Marmitegate is the "thin end of the wedge" for the retail industry

Helen Cahill
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This small product is casting a long shadow over the retail industry (Source: Getty)

Tesco and Unilever's public price war is the "thin edge of the wedge" for the retail sector after the Brexit vote, analysts have said, as the prospect of higher import costs and job losses weigh on the industry.

Unilever has used the fall of sterling after the Brexit vote as a basis for increasing its prices for supermarkets by 10 per cent, but Tesco has refused to take the hit, meaning Unilever's products are slowly disappearing from the shelves of Britain's biggest supermarket.

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Laith Khalaf, senior analyst at Hargreaves Lansdown said: "This pricing spat is likely to be the thin end of the wedge when it comes to relationships between UK retailers and their suppliers, in light of the pressures now applied by weaker sterling.

"The dark side of a weaker currency is that it leads to more expensive imports, and hence rising inflation."

Data collected for City AM by website mySupermarket shows that, despite Tesco's insistence on keeping low prices, the price of a sample of Unilever products has increased more at Tesco than at any of the other Big Four supermarkets since the month of the EU referendum.

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The basket of 38 Unilever products, including Marmite and Persil, has increased in price by eight per cent at Tesco between June and October. At Sainsbury's, the price has gone up six per cent. In Asda and Morrisons, the price fell by two per cent and 0.8 per cent respectively.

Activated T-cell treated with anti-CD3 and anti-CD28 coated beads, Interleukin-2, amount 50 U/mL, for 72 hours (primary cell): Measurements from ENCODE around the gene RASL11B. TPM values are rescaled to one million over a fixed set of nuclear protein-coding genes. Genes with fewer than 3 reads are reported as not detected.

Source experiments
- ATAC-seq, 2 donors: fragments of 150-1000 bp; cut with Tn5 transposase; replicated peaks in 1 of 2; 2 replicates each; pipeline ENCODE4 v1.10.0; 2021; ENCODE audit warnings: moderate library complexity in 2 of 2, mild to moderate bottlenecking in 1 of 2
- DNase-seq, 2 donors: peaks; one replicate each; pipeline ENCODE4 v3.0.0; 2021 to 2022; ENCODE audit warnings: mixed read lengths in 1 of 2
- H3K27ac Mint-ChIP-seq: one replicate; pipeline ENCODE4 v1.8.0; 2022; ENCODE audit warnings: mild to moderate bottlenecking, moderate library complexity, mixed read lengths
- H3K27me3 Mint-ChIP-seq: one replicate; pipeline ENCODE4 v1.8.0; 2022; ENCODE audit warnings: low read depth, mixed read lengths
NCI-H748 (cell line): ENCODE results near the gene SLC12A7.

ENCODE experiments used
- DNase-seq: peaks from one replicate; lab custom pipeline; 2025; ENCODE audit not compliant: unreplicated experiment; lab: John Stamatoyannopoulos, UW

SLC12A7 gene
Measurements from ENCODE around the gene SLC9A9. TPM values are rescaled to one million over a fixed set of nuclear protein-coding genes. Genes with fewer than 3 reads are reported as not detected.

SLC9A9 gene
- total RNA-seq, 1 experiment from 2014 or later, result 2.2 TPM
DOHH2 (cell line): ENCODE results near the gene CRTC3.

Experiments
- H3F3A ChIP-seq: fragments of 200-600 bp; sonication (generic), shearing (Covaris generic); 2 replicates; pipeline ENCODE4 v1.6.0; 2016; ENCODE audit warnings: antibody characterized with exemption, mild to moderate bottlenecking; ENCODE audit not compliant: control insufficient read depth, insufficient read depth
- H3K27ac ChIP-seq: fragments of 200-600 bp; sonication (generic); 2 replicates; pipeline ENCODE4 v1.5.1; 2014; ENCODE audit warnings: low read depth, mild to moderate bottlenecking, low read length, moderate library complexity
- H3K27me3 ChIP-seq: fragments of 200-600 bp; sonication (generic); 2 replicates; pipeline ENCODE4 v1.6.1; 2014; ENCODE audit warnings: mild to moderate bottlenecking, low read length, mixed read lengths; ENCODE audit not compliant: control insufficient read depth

"Products produced in the eurozone are now nearly 20 per cent more expensive and these two majors may well begin negotiations on behalf of the industry to determine an appropriate level of price increase across the board," said Gary Hobbs, senior equity analyst at Investec Wealth & Investment.

"The Big Four retailers typically have one or two weeks of stock so expect availability to fall if a compromise is not reached soon."

Retail analyst Richard Hyman said that retailers won't be able to pass on the cost of higher goods to consumers because of the intense price competition between retailers; the effect of sterling would be felt in job losses in the retail sector instead.

Andrew Wood, analyst at Bernstein, said the stand off between Tesco and Unilever could be damaging for the supermarket.

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"If consumers go to Tesco and cannot find the brand they want or love, then they may decide to go to Sainsbury's or Morrisons in their next shopping trip," Wood said. "And, of course, when the consumer goes to the other store, they will buy more than that brand."

"It may take a few weeks, but it could lead to share losses by Tesco, assuming the other retailers continue to stock the brand."

Hyman said the problem for Tesco is that Marmite "has incredibly loyal followers and they won't eat a Marmite look alike and they won't do without it."

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